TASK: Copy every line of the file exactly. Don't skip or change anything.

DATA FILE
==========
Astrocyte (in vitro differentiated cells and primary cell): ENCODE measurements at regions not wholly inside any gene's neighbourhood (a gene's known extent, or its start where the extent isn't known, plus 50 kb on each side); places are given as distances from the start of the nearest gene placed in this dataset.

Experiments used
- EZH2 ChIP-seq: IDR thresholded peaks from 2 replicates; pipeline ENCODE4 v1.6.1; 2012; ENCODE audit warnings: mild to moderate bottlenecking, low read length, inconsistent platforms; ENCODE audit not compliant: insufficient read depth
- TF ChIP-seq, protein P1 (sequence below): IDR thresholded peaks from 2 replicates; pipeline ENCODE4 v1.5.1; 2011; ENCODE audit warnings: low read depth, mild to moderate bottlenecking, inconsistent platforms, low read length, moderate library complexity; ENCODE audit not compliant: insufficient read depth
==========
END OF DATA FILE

Astrocyte (in vitro differentiated cells and primary cell): ENCODE measurements at regions not wholly inside any gene's neighbourhood (a gene's known extent, or its start where the extent isn't known, plus 50 kb on each side); places are given as distances from the start of the nearest gene placed in this dataset.

Experiments used
- EZH2 ChIP-seq: IDR thresholded peaks from 2 replicates; pipeline ENCODE4 v1.6.1; 2012; ENCODE audit warnings: mild to moderate bottlenecking, low read length, inconsistent platforms; ENCODE audit not compliant: insufficient read depth
- TF ChIP-seq, protein P1 (sequence below): IDR thresholded peaks from 2 replicates; pipeline ENCODE4 v1.5.1; 2011; ENCODE audit warnings: low read depth, mild to moderate bottlenecking, inconsistent platforms, low read length, moderate library complexity; ENCODE audit not compliant: insufficient read depth